A Summer of Choice: What We Learned in GermantownPosted: August 19, 2011
Can we finally say this out loud? Operation Rescue was pathetic. They declared a “Summer of Mercy 2.0” outside the Germantown, Md., clinic of Dr. LeRoy Carhart, and now, as of late this Monday morning, they have (thankfully) gone home, and now we can tell it like it is.
For those who don’t know, the term “Summer of Mercy” is laden with awful history, referring to a time in 1991 when Operation Rescue shut down the late Dr. George Tiller’s clinic in Wichita, Kan., for weeks on end. Watching video footage from those days you can see anti-abortion rights extremists screaming and crawling on all fours through the streets (culminating in a few thousand arrests). As a friend from Kansas recently told me, “It was hell.”
Scott Roeder, the man convicted of murdering Dr. George Tiller, explained during his trial that while he did not attend that original Summer of Mercy, it did make him “more aware” of Dr. Tiller.
For these reasons and many more, abortion rights and reproductive justice activists around the country took Operation Rescue’s threatened actions in Germantown very seriously. Grassroots activists and organizations poured our time, resources and hearts into supporting a “Summer Celebration of Choice” taking place Sunday, July 31, through Monday, August 8, declared by none other than Dr. LeRoy Carhart himself.
The result was, in a word, awesome. From about 7:00 every morning to 10:00 (or later) every night, activists from 18 states stood out in 100-degree heat, intense pouring rain and everything in between to stand with Dr. Carhart, his excellent staff and the women they serve with dignity, compassion and respect. At many points during those nine days we outnumbered the antis. Members of the community kept stopping by with doughnuts, drinks and thank yous for our service. There was no violence, the clinic stayed open, and we did a great job representing the pro-choice majority in this country in the face of an extreme onslaught of misinformation, lies and hatred.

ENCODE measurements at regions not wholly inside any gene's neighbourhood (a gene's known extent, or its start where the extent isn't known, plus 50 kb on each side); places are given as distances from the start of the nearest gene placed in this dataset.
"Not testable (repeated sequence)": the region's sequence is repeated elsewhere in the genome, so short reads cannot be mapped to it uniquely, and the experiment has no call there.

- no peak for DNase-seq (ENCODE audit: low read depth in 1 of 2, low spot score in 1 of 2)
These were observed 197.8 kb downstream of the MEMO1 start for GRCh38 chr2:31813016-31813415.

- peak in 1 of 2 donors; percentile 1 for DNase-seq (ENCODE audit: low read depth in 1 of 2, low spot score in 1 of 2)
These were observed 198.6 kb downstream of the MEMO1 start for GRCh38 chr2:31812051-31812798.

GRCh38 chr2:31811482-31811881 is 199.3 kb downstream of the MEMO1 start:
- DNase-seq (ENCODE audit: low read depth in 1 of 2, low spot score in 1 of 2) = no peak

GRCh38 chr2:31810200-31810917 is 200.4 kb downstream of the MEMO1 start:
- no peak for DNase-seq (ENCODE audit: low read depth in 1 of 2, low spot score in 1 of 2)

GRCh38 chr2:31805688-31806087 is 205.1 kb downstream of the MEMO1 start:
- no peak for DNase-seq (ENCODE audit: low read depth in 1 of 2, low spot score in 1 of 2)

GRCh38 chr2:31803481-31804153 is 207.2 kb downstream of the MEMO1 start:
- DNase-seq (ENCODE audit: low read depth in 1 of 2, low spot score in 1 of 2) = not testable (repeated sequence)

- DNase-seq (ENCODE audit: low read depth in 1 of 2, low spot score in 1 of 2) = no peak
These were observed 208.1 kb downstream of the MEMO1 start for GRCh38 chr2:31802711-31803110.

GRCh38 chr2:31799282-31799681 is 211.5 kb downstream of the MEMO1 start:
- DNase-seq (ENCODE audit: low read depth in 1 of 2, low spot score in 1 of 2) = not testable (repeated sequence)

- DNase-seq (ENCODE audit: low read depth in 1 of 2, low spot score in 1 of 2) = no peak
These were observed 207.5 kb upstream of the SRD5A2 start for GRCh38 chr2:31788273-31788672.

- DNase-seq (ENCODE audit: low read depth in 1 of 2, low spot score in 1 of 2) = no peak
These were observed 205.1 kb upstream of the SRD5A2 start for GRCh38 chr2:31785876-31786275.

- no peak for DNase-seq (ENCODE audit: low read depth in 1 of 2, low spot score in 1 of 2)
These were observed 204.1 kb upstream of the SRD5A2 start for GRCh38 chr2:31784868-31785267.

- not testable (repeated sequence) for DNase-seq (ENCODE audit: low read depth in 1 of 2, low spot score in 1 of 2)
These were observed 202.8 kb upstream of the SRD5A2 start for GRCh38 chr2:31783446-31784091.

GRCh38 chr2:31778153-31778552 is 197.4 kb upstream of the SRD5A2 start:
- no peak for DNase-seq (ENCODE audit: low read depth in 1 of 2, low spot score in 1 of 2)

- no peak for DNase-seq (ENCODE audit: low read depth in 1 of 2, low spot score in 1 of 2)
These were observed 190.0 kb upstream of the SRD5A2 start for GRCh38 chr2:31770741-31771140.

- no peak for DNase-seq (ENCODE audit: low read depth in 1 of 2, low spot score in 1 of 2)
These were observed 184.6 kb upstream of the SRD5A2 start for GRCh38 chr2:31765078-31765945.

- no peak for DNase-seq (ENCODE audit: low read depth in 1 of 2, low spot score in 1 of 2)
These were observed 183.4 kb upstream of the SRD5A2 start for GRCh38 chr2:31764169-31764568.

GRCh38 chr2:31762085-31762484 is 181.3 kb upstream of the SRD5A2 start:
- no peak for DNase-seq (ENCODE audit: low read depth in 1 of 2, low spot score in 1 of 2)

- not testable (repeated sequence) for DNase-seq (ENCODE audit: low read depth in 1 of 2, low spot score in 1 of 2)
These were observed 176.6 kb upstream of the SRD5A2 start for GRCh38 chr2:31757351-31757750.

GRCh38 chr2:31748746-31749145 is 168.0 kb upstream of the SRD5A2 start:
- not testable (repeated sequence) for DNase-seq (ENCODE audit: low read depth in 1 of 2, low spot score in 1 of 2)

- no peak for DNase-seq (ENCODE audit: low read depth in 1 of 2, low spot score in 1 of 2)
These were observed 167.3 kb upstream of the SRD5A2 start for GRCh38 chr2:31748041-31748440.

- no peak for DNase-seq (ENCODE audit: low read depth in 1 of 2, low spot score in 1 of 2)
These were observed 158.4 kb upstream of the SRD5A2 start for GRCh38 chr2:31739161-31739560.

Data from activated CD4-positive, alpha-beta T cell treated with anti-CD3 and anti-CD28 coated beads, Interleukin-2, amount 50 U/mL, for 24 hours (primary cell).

Here are a few lessons made obvious during the Summer Celebration of Choice:
1. The so-called “pro-life” movement is explicitly or at least implicitly encouraging the killing of abortion providers. From the gentleman spotted wandering around the clinic several days mumbling about a gun, to the “truth truck” with Dr. Carhart’s and Dr. Tiller’s pictures driving around the immediate area, to the offer of $35,000 for anyone with “information” about Dr. Carhart, to the exploding gun chalked on the sidewalk outside the office complex beneath the words “Would it bother us if they use guns?,” not once did we see leaders of Operation Rescue disavow the violent images, words and actions right beside them. It is especially chilling to consider what we saw all week in light of the fact that right after Scott Roeder murdered Dr. Tiller, he climbed into a car with the phone number of Operation Rescue’s policy advisor stuck to the dashboard.
2. Keeping up a peaceful pro-choice presence is not always easy, but it works. Our goal during the week was to not engage at all with the anti-abortion rights extremists surrounding the clinic, and we did a pretty good job. It is not always easy when you are being screamed at, or having a baby thrust in your face with an admonition that you would kill her, or getting frustrated with the police for allowing antis to stand on a portion of the grass inside the sidewalk when the non-violent pro-choice advocates are being shooed away from the same ground. However, by not engaging, we showed the community that the best antidote to fundamentalist prayer and terror truly is peace.
3. Young women are already leading the bulk of today’s boots-on-the-ground movement for abortion rights, in truly intergenerational partnerships with older women. There is a lot of noise made in the news media about younger feminists not existing, not caring about abortion rights, or spending all their time being dismissed by older feminists. It would be nice if the reporters perpetuating that tired old storyline would have come to Germantown, because what they would have seen was obvious: Young women were the vast majority of those standing out in the streets — in leading and not merely supporting roles — in support of Dr. Carhart. It was young women working with feminist women and men of all ages who sent Operation Rescue home.
Activism is what happens when ordinary people stand together to do semi-unconventional things, like standing outside in support of abortion rights for up to sixteen hours straight while bullies yell and scream. As Dr. Carhart noted Monday after they all went home, Operation Rescue prompted pro-choice advocates from around the country to get together and realize how strong we actually are. Indeed, an invaluable realization at a time of unprecedented legislative attacks on a woman’s fundamental right to control whether, when and how she might have children. What we need is to stand together more often, and in the streets.